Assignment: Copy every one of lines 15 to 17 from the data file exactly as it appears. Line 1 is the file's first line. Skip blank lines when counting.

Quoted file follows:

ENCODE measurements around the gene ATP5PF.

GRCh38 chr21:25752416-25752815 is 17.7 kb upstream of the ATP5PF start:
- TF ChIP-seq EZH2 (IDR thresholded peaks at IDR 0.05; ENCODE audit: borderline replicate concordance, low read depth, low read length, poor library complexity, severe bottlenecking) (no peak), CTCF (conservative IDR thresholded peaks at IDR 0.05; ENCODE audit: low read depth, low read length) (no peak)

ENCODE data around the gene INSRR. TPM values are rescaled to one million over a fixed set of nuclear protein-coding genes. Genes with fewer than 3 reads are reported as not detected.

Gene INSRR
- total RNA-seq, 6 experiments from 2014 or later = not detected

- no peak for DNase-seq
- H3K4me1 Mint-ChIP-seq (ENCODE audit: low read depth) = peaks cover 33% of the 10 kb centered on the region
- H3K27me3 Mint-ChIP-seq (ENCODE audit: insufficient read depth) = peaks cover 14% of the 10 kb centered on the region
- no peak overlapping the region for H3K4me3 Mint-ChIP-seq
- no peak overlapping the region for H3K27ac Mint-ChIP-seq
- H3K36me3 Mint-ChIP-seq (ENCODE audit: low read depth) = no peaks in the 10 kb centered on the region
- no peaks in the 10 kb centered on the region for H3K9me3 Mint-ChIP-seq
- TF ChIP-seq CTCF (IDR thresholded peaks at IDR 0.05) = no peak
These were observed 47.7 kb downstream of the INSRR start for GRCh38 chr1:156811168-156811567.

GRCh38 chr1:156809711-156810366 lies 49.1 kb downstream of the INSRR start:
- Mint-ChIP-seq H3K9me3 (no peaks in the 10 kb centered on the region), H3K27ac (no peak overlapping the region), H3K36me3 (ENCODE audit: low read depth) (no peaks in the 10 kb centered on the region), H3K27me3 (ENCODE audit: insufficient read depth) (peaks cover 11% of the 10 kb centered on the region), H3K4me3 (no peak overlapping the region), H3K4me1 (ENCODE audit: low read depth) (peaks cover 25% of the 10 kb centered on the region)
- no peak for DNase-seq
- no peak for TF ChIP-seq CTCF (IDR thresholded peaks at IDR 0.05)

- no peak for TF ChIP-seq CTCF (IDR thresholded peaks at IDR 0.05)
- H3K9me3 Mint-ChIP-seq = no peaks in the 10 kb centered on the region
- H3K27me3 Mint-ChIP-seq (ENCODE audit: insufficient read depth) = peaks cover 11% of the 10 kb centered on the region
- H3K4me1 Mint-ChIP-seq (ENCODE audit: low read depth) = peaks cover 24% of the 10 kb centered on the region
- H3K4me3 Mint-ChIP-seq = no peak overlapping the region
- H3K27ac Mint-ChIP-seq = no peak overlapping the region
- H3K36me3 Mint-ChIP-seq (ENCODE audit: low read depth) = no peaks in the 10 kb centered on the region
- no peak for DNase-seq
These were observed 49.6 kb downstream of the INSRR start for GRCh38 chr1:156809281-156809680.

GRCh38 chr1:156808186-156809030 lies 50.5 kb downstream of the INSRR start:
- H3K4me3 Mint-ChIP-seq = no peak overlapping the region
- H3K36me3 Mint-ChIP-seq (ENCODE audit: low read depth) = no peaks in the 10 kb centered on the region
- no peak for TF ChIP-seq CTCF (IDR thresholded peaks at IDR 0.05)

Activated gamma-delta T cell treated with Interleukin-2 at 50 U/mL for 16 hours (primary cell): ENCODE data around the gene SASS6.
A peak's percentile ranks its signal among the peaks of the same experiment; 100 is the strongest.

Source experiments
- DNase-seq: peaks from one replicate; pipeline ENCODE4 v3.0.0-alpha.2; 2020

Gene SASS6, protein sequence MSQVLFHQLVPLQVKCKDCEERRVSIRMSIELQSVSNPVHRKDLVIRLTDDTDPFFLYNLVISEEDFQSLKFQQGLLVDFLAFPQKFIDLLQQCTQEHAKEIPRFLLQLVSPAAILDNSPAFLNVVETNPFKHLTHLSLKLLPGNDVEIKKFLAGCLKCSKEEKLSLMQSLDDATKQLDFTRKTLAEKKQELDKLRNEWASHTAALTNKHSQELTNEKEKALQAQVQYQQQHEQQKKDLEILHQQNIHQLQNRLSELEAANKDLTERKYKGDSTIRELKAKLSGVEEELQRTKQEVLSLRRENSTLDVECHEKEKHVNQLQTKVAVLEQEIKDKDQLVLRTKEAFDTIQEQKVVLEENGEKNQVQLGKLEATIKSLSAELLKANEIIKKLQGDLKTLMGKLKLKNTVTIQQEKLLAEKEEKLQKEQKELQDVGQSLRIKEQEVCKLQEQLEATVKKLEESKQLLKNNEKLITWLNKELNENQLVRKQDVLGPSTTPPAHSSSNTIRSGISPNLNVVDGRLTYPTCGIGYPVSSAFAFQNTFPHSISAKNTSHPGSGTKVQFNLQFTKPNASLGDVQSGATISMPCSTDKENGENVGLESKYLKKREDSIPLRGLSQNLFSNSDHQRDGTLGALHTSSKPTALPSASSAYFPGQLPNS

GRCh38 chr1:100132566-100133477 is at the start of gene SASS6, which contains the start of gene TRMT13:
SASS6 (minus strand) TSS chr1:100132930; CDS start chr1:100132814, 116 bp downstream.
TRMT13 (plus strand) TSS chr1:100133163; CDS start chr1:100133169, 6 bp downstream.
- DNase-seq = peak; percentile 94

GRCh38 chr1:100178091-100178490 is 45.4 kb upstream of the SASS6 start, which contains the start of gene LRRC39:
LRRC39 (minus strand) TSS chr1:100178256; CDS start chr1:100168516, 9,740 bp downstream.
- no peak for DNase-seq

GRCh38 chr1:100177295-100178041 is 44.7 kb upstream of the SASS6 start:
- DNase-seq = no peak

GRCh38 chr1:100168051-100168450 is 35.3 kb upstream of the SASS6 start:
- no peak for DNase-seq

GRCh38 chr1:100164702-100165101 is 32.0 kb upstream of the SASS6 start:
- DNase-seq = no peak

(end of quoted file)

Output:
These were observed 47.7 kb downstream of the INSRR start for GRCh38 chr1:156811168-156811567.

GRCh38 chr1:156809711-156810366 lies 49.1 kb downstream of the INSRR start:
- Mint-ChIP-seq H3K9me3 (no peaks in the 10 kb centered on the region), H3K27ac (no peak overlapping the region), H3K36me3 (ENCODE audit: low read depth) (no peaks in the 10 kb centered on the region), H3K27me3 (ENCODE audit: insufficient read depth) (peaks cover 11% of the 10 kb centered on the region), H3K4me3 (no peak overlapping the region), H3K4me1 (ENCODE audit: low read depth) (peaks cover 25% of the 10 kb centered on the region)